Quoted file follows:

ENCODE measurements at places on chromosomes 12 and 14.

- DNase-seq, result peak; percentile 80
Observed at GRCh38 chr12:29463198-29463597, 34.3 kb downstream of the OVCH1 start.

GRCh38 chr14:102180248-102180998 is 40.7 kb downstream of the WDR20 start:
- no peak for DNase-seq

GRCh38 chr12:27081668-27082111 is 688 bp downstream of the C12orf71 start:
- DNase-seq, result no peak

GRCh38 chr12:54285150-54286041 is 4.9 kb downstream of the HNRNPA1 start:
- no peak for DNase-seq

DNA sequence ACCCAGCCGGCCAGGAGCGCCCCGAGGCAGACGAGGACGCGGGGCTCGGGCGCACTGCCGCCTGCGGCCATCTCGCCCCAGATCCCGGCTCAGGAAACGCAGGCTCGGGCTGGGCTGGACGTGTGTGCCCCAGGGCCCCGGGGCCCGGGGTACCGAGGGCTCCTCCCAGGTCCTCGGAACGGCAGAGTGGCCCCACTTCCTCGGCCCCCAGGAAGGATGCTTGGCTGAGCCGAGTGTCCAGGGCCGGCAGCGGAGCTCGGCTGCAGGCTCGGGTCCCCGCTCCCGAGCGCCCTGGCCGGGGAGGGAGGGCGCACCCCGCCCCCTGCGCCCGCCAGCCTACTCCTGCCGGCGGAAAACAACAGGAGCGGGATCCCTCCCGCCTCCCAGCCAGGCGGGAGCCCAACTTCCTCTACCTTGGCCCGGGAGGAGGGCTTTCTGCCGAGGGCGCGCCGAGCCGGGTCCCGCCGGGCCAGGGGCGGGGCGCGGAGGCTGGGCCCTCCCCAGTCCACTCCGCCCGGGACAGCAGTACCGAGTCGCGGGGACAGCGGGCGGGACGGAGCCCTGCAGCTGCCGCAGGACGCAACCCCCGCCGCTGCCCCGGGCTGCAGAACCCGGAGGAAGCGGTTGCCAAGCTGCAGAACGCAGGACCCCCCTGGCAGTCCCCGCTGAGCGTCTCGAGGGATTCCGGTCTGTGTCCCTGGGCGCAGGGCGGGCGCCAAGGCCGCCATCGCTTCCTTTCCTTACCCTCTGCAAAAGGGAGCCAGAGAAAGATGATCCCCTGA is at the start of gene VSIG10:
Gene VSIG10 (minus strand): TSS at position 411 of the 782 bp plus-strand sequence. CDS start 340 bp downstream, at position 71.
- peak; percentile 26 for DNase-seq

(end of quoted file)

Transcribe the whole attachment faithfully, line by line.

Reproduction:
ENCODE measurements at places on chromosomes 12 and 14.

- DNase-seq, result peak; percentile 80
Observed at GRCh38 chr12:29463198-29463597, 34.3 kb downstream of the OVCH1 start.

GRCh38 chr14:102180248-102180998 is 40.7 kb downstream of the WDR20 start:
- no peak for DNase-seq

GRCh38 chr12:27081668-27082111 is 688 bp downstream of the C12orf71 start:
- DNase-seq, result no peak

GRCh38 chr12:54285150-54286041 is 4.9 kb downstream of the HNRNPA1 start:
- no peak for DNase-seq

DNA sequence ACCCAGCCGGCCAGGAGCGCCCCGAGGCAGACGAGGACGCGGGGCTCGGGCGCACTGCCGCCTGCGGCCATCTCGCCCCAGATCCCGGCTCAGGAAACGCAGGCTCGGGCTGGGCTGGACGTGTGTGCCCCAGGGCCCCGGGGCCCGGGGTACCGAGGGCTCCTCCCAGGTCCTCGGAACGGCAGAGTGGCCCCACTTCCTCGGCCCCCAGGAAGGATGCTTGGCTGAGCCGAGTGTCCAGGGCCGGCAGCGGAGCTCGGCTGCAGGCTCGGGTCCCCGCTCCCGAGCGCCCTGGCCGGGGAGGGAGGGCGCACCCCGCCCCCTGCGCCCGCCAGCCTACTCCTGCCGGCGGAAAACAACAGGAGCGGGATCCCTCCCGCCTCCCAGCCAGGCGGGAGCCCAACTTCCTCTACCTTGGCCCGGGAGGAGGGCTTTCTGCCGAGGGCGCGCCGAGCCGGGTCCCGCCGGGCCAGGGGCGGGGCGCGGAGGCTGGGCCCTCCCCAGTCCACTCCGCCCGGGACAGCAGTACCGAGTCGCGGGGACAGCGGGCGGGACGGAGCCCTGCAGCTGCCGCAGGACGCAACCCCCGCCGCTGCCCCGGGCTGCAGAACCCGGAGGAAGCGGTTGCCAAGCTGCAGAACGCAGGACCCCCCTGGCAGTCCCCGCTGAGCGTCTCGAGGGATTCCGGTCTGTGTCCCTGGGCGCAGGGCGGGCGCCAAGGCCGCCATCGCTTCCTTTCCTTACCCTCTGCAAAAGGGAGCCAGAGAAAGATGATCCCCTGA is at the start of gene VSIG10:
Gene VSIG10 (minus strand): TSS at position 411 of the 782 bp plus-strand sequence. CDS start 340 bp downstream, at position 71.
- peak; percentile 26 for DNase-seq